3.  A bad zoom draws attention to itself, and a lot of zooming can even make a viewer nauseous.  But a good zoom can focus the viewers attention to where you want it or provide more detail (or expanse).  We use other techniques to manipulate the viewer's attention, such as racking the focus from one person to another in the conversation, so why not zooms, too?

 

4. You'll get no argument from me that the human-machine interface for zooming is difficult to use.  Even the professional, off-the-camera-body zoom controls can be touchy.  But we don't toss out things that are difficult.  Know your equipment and practice with it, and then you can use the tool successfully.  And as you get more serious about the craft, buy better equipment.

 

5. Just because an attribute is associated with bad things doesn't mean the attribute itself is bad.  Red is associated with sports cars and speeding, but that doesn't keep me from buying a red family sedan and driving it sensibly.  Instead of abandoning the zoom as a relic of bad home video, redeem it by using it well.  Break the mold by giving the world examples of how to use it correctly.

 

And I'll add #6.  Not all video productions have the option of stopping the recording to adjust the zoom. Live one camera events don't have the luxury of pausing the action.  Setting to the widest necessary zoom and the leaving it there can render your video essentially useless when the action gets tighter.

 

In summary, every tool has it inherent difficulties and historical abuses.  But that should not stop us from using it purposefully, creatively, artistically, and appropriately (even if that means sparingly).

Marc Miller's picture

You should have written the article on zooming. Your 6 points made more artistic sense than the officially published article postulates. As a 40 year cinematic veteran I will confirm that no tool is off limits to a storyteller. However not all tools are suitable for every job. If you need a hole typically a drill is the best tool for the job, but one can create a hole if necessary using a screw driver and a hammer. Not as elegant but it can work.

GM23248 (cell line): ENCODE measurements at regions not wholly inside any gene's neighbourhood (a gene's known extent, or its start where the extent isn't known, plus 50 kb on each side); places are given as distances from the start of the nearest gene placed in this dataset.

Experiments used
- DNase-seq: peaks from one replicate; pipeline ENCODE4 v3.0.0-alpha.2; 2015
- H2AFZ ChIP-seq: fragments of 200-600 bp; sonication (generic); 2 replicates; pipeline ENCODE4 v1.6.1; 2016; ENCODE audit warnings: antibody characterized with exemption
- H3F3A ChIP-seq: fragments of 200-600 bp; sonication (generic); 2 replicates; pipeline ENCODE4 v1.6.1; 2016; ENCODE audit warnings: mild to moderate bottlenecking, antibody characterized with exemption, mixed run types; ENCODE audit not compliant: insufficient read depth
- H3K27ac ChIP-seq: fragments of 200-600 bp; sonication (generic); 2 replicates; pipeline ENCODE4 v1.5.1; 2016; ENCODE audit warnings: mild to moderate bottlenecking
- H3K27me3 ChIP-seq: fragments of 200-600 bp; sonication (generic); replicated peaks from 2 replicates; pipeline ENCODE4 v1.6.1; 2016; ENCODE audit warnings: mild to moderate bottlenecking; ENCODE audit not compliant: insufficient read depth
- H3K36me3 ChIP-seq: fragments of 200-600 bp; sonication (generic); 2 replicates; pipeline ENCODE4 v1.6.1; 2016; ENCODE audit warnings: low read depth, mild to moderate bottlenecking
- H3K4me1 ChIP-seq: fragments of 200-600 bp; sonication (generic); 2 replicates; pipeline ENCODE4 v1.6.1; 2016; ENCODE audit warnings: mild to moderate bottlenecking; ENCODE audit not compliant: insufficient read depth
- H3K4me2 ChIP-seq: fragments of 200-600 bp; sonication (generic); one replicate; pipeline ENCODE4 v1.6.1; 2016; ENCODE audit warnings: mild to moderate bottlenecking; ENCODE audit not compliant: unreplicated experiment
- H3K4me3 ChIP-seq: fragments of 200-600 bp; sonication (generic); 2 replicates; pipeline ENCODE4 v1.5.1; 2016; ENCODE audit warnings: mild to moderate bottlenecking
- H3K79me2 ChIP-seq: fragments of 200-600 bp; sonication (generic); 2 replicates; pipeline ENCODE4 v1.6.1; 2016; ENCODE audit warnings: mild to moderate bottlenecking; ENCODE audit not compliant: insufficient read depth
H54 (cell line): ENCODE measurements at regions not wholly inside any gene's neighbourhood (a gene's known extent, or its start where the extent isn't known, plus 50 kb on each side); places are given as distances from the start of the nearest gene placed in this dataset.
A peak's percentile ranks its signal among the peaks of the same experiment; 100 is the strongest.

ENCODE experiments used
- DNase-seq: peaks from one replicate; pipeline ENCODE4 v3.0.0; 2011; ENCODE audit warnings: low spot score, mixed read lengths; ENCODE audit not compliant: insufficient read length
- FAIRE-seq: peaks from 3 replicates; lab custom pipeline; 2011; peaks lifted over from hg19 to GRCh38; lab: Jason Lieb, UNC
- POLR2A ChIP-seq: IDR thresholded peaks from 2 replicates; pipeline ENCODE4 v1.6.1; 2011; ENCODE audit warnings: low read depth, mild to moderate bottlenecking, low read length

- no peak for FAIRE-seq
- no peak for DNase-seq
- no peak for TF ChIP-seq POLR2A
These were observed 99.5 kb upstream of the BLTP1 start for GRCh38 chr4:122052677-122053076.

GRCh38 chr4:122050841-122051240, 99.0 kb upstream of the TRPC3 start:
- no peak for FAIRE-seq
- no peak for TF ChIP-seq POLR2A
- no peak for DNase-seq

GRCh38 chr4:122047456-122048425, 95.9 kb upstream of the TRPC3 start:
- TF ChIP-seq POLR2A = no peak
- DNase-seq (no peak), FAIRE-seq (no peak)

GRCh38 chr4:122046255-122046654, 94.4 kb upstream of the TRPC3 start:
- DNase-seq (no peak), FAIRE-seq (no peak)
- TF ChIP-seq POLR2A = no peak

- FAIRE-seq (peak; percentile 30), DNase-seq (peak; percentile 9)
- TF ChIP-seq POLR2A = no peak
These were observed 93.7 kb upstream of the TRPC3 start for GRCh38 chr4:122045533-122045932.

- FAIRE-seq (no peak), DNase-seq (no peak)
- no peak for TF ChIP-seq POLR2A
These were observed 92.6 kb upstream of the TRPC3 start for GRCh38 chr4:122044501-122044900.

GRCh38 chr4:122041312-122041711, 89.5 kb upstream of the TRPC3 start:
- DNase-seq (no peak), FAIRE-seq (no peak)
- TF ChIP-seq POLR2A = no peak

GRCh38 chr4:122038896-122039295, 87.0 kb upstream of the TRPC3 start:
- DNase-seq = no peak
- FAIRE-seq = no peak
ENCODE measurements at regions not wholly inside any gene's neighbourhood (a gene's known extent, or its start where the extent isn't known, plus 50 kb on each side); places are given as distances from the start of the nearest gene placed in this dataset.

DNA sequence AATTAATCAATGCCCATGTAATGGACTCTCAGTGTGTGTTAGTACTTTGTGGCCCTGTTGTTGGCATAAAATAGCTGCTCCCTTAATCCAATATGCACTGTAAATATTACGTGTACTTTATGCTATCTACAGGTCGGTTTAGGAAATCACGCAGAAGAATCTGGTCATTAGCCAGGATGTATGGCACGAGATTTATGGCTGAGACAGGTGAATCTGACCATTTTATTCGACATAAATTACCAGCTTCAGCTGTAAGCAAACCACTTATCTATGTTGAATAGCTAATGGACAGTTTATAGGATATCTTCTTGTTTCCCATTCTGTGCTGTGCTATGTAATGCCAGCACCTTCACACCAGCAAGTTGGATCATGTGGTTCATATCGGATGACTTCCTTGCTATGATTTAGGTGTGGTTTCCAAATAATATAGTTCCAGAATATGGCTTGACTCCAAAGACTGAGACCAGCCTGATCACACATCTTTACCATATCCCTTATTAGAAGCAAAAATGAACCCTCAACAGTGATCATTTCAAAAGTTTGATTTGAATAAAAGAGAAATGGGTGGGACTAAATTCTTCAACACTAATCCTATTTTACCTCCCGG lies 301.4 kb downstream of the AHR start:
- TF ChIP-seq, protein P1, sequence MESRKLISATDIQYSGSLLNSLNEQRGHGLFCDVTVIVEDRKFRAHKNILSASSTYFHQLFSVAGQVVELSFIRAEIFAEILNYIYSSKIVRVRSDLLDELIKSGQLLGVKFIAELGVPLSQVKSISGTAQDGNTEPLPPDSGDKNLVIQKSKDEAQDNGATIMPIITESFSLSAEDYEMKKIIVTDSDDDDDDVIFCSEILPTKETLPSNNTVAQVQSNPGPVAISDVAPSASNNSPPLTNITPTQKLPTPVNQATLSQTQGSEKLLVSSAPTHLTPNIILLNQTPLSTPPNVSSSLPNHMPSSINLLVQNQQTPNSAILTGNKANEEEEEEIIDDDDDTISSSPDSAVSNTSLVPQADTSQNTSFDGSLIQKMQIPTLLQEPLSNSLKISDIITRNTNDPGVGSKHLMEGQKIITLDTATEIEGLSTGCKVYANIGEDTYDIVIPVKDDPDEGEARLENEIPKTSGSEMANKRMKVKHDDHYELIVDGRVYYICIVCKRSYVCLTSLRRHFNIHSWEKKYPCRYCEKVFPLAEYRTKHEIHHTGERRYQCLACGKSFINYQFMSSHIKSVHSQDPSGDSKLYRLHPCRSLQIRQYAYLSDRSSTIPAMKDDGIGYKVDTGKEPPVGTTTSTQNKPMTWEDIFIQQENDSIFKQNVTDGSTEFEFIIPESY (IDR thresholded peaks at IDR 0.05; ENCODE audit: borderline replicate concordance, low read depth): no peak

Keep shooting!!!

Marc Miller

www.marc-a-miller.com

runetic's picture

After returning from Africa which I had my first opportunity of comparing a Canon DSLR set-up with my JVC, I found I am going to stay committed with my video camera.  Particularly a zoom can be part of a shot, a correction so to speak.  I think there are a lot of DSLR's that have to sold and they can't zoom worth ,..

ccvid's picture

I disagree regarding one aspect... I think you want a lot of movement, zooming, panning and tilting when there is a musical performance going on.  Otherwise I would agree with this article.  

 I checked today's popular online sources to see if I'm in the right frame of mind... you can check these out too.  Look at video clips from musical performances during American Idol.  There is all sorts of movement going on: zooms, jibs moving, etc.  Even musical performances at America's Got Talent have zooming, though not as much.  However, a comedian's performance at America's Got Talent had no zooming... just cutting back and forth between cameras. That said, I feel like a happy camper because that's about the way I produce videos of people talking.  No zooming, just cutting back and forth between camera shots.  Though every once in a while I do like to cut to a far away shot that may have a very slow zoom.